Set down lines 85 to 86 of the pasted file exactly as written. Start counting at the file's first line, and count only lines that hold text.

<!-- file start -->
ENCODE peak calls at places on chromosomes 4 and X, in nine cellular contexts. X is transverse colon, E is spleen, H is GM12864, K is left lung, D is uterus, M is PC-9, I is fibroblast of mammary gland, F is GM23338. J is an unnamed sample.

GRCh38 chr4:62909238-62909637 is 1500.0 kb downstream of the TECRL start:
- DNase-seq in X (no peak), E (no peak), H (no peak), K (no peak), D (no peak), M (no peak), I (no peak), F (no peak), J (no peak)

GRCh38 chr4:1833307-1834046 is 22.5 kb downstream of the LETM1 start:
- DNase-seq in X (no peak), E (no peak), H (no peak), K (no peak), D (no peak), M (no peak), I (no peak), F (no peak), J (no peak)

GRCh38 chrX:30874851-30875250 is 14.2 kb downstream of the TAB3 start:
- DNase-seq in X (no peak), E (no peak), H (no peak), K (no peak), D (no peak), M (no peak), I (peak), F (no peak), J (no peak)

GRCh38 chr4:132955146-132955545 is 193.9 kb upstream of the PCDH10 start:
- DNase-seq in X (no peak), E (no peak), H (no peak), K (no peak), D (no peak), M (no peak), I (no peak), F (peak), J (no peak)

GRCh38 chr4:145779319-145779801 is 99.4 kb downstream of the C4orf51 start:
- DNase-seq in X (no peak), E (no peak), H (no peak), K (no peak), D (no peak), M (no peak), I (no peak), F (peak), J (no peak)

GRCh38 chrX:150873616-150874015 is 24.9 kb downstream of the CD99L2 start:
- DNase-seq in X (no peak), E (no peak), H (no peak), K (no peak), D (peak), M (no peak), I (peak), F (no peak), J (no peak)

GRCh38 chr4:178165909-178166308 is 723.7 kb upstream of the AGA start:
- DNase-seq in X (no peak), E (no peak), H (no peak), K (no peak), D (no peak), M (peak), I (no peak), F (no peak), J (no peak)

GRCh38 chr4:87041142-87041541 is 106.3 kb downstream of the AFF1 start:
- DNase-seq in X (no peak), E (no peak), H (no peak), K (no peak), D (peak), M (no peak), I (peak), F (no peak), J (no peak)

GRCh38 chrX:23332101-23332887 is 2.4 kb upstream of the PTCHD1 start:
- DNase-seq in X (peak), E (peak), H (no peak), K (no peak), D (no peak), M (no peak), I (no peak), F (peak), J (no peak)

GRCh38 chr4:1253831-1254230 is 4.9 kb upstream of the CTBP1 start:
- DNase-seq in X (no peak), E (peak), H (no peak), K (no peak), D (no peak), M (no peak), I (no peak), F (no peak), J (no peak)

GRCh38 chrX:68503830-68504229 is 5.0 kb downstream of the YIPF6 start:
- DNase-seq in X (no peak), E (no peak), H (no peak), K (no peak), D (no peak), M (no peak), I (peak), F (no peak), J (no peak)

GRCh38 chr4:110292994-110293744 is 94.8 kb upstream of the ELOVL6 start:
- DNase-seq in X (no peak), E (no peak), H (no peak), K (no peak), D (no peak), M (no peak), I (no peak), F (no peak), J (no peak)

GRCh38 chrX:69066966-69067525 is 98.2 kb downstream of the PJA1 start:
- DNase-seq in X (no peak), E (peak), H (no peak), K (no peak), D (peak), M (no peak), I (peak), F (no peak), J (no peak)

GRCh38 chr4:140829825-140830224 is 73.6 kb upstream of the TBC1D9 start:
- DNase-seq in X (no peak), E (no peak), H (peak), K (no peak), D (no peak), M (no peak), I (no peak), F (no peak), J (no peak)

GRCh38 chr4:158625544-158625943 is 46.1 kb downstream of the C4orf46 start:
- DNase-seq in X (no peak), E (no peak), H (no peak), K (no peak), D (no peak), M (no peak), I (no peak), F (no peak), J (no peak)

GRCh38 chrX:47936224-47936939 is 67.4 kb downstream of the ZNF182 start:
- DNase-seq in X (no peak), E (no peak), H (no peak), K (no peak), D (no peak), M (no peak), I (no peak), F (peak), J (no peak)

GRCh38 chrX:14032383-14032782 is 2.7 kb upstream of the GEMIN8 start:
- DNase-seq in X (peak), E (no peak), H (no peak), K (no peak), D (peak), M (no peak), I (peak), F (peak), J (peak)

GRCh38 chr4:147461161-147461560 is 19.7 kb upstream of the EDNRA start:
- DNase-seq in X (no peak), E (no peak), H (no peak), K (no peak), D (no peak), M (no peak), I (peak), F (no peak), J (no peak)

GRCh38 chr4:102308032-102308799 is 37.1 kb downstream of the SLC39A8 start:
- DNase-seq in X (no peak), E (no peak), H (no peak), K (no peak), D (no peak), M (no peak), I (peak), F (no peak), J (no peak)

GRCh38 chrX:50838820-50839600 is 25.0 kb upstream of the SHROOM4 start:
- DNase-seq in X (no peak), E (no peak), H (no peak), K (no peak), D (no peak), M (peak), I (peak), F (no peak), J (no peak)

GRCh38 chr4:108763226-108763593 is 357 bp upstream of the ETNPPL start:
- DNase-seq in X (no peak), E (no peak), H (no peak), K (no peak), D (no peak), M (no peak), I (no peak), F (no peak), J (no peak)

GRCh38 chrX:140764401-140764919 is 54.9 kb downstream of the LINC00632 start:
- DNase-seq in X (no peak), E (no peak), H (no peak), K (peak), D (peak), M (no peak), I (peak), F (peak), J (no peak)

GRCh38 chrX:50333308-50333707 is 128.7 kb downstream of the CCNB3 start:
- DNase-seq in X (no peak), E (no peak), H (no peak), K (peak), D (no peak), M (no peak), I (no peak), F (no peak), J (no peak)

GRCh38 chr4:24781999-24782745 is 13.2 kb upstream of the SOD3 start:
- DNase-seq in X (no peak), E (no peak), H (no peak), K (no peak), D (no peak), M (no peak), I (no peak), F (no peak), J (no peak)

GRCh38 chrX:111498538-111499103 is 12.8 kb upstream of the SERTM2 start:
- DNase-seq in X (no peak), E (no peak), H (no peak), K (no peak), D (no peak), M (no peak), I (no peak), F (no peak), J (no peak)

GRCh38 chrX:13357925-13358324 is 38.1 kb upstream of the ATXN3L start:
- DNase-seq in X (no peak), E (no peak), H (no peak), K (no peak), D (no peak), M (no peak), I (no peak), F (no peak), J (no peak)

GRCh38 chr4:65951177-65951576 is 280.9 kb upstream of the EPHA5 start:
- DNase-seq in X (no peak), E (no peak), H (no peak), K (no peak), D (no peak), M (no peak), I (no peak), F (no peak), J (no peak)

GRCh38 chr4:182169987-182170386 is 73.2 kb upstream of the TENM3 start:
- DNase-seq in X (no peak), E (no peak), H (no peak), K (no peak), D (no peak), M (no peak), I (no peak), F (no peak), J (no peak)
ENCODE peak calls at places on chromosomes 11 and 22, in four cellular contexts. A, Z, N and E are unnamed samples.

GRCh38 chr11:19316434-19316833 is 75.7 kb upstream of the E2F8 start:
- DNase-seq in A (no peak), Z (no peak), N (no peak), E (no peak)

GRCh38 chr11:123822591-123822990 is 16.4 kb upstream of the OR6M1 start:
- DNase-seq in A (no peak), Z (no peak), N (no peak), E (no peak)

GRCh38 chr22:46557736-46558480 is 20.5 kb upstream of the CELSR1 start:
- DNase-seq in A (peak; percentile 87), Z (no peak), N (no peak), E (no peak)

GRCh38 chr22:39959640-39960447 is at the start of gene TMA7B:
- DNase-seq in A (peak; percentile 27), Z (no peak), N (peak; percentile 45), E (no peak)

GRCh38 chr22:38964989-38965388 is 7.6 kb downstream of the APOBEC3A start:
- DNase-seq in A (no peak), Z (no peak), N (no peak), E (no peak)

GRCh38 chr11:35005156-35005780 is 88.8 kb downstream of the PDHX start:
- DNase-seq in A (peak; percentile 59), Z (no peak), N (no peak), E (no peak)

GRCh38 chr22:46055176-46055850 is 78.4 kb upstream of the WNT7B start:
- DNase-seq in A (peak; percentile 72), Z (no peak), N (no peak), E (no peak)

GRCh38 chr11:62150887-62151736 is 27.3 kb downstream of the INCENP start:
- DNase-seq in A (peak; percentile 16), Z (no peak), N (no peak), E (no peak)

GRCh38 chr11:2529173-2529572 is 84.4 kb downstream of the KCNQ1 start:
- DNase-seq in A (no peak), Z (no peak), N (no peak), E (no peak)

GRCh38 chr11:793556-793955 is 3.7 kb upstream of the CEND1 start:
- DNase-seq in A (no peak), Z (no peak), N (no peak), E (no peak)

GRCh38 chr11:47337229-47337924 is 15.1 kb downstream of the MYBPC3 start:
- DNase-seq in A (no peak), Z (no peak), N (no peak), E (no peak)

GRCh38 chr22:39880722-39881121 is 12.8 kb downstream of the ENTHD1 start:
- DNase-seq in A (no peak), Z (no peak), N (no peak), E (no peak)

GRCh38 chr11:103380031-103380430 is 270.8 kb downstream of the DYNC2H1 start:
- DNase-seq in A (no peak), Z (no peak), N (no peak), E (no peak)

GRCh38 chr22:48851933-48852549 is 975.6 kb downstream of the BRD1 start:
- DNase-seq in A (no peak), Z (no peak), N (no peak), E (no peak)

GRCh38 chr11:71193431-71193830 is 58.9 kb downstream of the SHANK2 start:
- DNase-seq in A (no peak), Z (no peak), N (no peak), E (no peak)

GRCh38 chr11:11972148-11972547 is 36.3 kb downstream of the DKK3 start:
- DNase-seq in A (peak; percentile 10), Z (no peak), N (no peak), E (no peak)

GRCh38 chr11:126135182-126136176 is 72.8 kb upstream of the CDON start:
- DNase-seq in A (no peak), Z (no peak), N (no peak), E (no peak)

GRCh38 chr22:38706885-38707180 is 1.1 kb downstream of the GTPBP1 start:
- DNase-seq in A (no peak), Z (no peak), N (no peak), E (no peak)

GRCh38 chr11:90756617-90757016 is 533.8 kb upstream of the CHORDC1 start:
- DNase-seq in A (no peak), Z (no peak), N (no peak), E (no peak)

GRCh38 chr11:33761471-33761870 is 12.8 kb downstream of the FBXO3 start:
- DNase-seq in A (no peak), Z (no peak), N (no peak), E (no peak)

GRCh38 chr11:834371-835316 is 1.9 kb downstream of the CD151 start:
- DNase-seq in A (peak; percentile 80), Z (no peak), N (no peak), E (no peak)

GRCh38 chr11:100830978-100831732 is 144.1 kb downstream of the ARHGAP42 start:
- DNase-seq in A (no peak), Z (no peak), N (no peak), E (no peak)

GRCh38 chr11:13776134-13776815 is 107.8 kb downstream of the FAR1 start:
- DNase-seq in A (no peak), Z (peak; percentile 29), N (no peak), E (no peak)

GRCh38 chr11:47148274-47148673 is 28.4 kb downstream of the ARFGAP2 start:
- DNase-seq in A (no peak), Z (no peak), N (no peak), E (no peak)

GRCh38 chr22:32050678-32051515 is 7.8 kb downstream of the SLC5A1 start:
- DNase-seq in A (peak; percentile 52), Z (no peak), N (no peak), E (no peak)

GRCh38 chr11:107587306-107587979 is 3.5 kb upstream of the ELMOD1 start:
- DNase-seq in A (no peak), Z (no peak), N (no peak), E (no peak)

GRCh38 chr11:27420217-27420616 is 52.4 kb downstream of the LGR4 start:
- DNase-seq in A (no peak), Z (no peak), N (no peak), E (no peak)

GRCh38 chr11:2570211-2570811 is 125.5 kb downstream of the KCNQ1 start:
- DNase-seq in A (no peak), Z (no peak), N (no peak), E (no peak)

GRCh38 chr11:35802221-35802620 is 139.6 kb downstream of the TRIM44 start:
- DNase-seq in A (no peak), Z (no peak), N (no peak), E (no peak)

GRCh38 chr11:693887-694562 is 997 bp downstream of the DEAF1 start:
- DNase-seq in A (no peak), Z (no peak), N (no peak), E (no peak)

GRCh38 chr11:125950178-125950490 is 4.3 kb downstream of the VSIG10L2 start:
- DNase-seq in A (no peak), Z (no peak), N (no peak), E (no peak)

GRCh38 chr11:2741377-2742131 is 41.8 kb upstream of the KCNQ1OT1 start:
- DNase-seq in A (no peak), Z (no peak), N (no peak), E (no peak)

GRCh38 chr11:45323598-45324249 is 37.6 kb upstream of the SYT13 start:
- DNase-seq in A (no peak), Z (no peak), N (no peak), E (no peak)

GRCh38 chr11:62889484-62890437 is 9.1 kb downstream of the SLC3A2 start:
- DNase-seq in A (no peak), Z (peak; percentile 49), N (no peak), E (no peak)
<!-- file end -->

GRCh38 chr22:48851933-48852549 is 975.6 kb downstream of the BRD1 start:
- DNase-seq in A (no peak), Z (no peak), N (no peak), E (no peak)